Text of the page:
The U.S. Food and Drug Administration (FDA) has granted Breakthrough Therapy Designation to the drug elotuzumab for use in previously treated, or relapsed, multiple myeloma. This announcement was recently made in a press release from drug-maker Bristol-Myers Squibb.[1]

Multiple myeloma is a cancer of plasma cells, which are a special type of white blood cell that are part of the body’s immune system. Patients with multiple myeloma have increased numbers of abnormal plasma cells that may produce increased quantities of dysfunctional antibodies detectable in the blood and/or urine.

Elotuzumab is an investigational drug, a humanized monoclonal antibody, which binds to a protein (the CS1 glycoprotein) commonly found on myeloma cells and rarely found on normal cells. This treatment allows the immune system to selectively kill myeloma cells.

The Breakthrough Therapy Designation is for elotuzumab to be used in combination with Revlimid® (lenalidomide) and low-dose dexamethasone in multiple myeloma that has progressed after previous treatment. The FDA grants Breakthrough Therapy Designation to accelerate the development and review of drugs for serious or life-threatening conditions. To qualify, a drug must show in early research that it can improve outcome more effectively than available therapy.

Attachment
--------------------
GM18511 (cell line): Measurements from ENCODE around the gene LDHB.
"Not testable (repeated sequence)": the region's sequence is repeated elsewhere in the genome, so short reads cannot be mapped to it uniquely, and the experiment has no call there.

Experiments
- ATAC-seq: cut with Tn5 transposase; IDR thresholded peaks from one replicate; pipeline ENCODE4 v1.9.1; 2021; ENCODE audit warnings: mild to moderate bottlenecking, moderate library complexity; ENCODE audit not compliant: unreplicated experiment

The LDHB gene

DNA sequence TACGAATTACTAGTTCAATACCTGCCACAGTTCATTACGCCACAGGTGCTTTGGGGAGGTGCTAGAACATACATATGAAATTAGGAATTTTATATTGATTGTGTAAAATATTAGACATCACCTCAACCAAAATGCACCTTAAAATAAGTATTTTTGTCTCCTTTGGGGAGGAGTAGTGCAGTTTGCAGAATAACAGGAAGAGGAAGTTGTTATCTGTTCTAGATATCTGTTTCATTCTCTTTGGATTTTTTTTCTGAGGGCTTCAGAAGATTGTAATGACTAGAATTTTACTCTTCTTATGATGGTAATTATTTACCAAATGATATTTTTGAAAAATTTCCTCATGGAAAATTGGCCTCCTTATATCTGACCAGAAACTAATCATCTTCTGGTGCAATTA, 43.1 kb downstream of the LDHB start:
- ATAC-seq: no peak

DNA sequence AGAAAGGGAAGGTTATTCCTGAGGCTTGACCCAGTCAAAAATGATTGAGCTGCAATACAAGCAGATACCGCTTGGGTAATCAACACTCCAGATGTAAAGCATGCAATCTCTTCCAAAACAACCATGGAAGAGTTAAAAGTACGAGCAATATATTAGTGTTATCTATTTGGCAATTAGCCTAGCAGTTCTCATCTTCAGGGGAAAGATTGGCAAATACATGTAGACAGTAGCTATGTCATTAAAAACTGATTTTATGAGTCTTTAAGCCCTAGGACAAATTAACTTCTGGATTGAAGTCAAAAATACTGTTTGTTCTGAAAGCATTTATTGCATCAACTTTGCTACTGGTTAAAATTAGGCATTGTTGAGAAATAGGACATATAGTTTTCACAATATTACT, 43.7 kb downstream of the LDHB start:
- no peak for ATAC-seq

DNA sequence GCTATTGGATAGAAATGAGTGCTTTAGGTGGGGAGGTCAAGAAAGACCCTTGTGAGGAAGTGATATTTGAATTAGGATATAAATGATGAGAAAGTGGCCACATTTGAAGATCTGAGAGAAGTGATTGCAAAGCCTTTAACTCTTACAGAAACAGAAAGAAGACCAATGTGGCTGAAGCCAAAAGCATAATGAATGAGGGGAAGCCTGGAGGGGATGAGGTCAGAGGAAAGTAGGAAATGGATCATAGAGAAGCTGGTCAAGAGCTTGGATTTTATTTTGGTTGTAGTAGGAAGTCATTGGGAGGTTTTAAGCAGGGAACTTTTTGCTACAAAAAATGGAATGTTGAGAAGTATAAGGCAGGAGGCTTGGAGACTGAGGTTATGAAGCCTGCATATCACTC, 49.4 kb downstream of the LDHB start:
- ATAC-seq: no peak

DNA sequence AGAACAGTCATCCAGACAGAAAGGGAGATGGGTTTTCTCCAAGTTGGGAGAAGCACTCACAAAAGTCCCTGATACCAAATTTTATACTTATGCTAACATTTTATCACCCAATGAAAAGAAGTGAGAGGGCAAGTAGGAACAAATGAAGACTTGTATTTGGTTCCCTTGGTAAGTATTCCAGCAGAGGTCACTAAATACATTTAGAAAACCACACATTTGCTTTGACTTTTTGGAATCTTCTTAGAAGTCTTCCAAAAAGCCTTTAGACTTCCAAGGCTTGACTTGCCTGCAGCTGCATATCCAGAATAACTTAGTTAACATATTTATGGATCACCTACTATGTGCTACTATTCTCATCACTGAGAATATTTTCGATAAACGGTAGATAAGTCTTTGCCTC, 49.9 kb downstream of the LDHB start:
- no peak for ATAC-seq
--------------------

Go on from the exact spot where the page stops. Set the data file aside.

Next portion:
Elotuzumab, in combination with lenalidomide and low-dose dexamethasone, was proven active against relapsed multiple myeloma in a 2011 Phase II clinical trial. Overall, 82% of patients in the trial responded to treatment.[2]

According to Bristol-Myers Squibb, the Breakthrough Therapy Designation for elotuzumab marks important progress in the treatment of relapsed multiple myeloma. “Despite recent advances in the treatment of relapsed or refractory multiple myeloma, it remains an area of unmet need,” said a representative for the drug-maker.


[1] Bristol-Myers Squibb and AbbVie Receive U.S. FDA Breakthrough Therapy Designation for Elotuzumab, an Investigational Humanized Monoclonal Antibody for Multiple Myeloma [press release]. Bristol-Myers Squibb. Available at:

[2] Richardson PGG, Moreau P, Jakubowiak AJ et al. Elotuzumab with lenalidomide and low-dose dexamethasone in patients with relapsed multiple myeloma: a randomized phase II study. Paper presented at: 2011 Annual  Meeting of the American Society of Clinical Oncology; June 3-7, 2011; Chicago, IL. Abstract 8014. Meeting of the American Society of Clinical Oncology; June 3-7, 2011; Chicago, IL. Abstract 8014.

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